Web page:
To date, the blog has had 512,000 visits, a count that does not include almost 500 free weekly subscribers. Once donations were possible, the highest annual income ever was $2,000. Subscriptions have always been free and the blog non-monetized (no ads). Permission has always been granted for non-profit use with attribution of author and blogsite. Donations may still be made through the links provided at the end of this post. Thank you! 

Copyright © 2014 Chris R. Glaser. Permission granted for non-profit use with attribution of author and blogsite. Other rights reserved. 

Tax-deductible donations may be made safely to the “Chris Glaser Archive” through the Tribute Gift section of The Center for LGBTQ and Gender Studies in Religion. 

Personal gifts may be made safely by clicking hereThank you!

Wednesday, June 16, 2021

Literalism vs Spirituality

St. John the Divine in rainbow colors, NYC.

Happy 90th birthday today to progressive Christian author Bishop John (Jack) Spong, who has helped Christians better understand our faith with the help and support of Christine Spong.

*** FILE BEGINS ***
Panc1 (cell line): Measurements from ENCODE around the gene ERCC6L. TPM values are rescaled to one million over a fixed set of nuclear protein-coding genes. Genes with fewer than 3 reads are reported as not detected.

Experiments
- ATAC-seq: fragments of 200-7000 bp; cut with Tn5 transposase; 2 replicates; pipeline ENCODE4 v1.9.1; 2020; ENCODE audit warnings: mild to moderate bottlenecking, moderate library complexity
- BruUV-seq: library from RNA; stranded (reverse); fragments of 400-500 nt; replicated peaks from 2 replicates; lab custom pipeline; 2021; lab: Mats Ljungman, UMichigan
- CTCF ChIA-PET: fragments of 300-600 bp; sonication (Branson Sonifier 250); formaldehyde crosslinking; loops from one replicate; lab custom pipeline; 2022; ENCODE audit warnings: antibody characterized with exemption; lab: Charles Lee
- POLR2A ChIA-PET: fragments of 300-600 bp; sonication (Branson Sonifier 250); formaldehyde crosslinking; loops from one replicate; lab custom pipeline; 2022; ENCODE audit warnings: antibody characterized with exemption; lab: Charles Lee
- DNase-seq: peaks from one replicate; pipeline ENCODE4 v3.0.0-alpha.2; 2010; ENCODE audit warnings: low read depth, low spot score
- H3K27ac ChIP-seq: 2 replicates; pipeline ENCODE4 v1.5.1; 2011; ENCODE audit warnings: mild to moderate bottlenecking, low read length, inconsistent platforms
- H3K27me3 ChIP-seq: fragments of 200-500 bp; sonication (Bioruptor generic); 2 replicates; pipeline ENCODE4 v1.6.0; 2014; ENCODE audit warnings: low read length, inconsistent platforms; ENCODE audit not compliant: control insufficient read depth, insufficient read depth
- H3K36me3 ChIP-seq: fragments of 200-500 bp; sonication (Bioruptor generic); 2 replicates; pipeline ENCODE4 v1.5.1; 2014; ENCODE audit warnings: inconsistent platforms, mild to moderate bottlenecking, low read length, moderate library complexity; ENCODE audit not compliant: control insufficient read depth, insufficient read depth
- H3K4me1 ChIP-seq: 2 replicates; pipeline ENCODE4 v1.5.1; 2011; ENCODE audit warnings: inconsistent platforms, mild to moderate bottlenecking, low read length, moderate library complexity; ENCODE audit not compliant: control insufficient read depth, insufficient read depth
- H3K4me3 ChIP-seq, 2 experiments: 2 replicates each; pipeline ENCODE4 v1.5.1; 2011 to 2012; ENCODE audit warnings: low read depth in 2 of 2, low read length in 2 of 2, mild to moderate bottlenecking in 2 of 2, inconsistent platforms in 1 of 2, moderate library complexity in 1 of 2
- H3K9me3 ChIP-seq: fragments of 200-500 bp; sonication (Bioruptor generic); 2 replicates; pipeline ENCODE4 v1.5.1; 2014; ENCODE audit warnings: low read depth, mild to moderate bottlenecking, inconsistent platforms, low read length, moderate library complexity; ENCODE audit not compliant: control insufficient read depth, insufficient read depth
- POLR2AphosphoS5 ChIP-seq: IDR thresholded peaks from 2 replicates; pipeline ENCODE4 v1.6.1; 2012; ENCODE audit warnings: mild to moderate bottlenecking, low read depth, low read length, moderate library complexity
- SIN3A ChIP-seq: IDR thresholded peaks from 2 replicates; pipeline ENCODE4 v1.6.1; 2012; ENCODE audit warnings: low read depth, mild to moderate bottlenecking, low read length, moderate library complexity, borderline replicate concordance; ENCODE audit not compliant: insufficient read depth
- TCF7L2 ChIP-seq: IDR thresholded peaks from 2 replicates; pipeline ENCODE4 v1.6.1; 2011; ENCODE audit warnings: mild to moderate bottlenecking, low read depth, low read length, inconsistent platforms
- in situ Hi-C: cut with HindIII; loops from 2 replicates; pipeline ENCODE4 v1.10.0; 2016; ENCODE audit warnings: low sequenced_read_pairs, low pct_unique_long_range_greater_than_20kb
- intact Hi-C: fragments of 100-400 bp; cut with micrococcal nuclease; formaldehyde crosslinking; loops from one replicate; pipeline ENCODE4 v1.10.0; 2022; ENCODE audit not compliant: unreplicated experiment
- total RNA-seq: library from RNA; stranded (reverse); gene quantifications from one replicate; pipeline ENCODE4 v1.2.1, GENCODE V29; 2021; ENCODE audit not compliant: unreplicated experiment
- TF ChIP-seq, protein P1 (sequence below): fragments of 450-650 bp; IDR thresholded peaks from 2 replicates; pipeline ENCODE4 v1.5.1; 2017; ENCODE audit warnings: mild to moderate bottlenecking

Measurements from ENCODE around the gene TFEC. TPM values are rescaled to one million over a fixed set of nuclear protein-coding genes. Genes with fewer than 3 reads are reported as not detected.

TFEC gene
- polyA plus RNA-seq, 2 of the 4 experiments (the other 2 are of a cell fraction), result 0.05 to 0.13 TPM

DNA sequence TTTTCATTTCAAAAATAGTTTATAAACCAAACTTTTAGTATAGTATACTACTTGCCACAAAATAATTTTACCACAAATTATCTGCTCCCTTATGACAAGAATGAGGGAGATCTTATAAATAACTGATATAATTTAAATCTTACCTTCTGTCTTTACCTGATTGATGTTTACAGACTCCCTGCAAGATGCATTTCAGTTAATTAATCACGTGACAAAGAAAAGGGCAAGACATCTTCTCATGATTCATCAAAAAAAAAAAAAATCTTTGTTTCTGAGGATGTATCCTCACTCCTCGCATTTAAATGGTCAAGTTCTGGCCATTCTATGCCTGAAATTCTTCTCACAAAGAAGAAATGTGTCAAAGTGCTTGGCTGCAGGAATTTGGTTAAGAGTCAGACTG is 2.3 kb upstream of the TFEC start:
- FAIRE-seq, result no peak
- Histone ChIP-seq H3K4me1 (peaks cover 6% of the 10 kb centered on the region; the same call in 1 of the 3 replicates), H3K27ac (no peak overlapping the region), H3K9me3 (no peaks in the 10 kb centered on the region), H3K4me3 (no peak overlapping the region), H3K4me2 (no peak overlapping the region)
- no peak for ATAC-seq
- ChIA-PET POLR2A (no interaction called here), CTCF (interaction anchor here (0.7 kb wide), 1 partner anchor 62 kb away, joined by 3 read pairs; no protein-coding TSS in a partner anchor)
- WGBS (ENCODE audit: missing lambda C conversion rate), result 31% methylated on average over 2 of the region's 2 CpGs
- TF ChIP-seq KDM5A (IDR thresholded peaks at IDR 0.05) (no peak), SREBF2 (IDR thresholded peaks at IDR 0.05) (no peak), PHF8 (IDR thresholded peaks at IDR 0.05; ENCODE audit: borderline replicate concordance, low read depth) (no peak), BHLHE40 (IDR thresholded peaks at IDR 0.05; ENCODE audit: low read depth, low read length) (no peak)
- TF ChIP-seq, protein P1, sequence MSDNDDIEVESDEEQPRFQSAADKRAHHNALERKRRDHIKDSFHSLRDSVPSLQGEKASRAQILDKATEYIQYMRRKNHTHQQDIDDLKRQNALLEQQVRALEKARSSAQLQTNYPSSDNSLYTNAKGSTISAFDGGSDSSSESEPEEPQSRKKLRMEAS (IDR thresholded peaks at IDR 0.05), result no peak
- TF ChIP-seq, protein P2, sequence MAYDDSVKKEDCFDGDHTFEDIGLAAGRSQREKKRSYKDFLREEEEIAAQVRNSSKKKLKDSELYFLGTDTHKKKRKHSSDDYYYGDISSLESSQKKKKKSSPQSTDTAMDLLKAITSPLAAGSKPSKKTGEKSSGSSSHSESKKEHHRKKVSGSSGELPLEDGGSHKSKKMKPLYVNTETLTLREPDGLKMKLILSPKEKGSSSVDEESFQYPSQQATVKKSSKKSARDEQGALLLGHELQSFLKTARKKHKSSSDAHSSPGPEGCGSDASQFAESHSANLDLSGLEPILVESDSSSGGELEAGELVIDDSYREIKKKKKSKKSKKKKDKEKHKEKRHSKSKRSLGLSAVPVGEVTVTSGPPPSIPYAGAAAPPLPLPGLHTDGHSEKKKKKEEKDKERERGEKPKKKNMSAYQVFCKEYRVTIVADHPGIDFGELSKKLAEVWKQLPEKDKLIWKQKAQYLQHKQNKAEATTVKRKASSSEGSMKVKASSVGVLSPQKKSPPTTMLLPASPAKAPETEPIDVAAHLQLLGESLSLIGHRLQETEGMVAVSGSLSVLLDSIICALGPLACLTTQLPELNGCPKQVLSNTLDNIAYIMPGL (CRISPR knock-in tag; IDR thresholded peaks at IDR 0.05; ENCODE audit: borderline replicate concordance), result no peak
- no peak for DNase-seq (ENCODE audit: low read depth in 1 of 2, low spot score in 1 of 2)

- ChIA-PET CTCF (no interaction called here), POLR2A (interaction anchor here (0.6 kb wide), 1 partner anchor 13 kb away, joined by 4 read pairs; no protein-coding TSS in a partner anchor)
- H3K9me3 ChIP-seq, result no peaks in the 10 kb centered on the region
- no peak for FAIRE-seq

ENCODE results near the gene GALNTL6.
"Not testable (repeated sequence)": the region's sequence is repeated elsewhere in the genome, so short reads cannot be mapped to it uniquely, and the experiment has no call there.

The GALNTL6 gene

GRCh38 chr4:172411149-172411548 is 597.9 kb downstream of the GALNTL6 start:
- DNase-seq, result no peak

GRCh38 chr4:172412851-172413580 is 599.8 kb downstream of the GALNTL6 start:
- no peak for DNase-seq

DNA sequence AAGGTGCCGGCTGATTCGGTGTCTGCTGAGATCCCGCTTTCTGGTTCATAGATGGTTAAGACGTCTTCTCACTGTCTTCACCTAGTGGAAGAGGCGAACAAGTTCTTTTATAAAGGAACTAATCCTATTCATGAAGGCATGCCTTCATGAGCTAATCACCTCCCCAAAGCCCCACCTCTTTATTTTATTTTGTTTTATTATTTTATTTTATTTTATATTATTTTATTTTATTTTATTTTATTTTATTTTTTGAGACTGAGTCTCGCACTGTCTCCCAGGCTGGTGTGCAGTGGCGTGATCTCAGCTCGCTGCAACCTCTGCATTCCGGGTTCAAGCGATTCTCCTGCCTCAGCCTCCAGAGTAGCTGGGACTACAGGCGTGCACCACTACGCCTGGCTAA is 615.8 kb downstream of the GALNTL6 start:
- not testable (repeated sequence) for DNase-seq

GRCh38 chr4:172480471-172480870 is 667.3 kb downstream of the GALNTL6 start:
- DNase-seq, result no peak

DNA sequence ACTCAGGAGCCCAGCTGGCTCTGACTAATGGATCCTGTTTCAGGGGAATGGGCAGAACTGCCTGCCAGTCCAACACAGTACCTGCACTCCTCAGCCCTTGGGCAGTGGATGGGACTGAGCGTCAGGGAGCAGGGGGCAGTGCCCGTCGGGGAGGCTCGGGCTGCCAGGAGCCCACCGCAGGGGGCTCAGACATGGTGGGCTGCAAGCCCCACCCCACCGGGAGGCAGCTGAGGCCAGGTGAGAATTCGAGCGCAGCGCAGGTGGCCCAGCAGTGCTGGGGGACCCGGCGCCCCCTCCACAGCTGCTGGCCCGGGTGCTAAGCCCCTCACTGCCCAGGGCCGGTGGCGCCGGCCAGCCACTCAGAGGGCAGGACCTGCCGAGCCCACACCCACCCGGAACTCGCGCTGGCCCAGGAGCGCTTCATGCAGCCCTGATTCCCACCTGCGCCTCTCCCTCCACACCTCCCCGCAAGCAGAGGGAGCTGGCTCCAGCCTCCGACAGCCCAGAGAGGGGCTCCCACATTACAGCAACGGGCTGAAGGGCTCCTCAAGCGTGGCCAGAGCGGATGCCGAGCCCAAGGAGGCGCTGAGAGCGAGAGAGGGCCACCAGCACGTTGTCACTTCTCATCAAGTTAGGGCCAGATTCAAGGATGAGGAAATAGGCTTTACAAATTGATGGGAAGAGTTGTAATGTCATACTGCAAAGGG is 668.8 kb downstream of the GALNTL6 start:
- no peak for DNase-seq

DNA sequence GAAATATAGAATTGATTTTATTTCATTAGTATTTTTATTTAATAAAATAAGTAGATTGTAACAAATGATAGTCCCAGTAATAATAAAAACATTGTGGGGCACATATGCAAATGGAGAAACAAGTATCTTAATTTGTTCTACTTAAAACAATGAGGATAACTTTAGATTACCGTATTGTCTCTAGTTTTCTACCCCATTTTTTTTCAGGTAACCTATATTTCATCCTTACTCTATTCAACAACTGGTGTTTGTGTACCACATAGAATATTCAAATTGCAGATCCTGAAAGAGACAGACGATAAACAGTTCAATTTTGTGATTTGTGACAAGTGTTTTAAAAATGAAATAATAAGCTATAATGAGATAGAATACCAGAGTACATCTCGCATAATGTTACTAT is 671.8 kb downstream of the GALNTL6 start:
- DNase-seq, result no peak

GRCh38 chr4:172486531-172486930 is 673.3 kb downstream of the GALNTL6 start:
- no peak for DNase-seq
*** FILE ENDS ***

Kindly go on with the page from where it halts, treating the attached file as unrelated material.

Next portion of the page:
The following post appeared on July 16, 2014. 

The trend of people identifying as “spiritual but not religious” is sometimes a rejection of biblical literalism, religious fundamentalism and official orthodoxy. To me that can be a good thing, and, in my reading of a recent translation from Middle English by Bernard Bangley of the book, The Cloud of Unknowing, very traditional. 

The anonymous author encourages readers to discard what’s not helpful in the book, and so I freely disagree with the writer’s rejection of physical and sensual experience as unspiritual, even ungodly.  This 14th century English monk must not have met the 14th century English nun, Julian of Norwich, who wrote, “In our sensuality, God is…”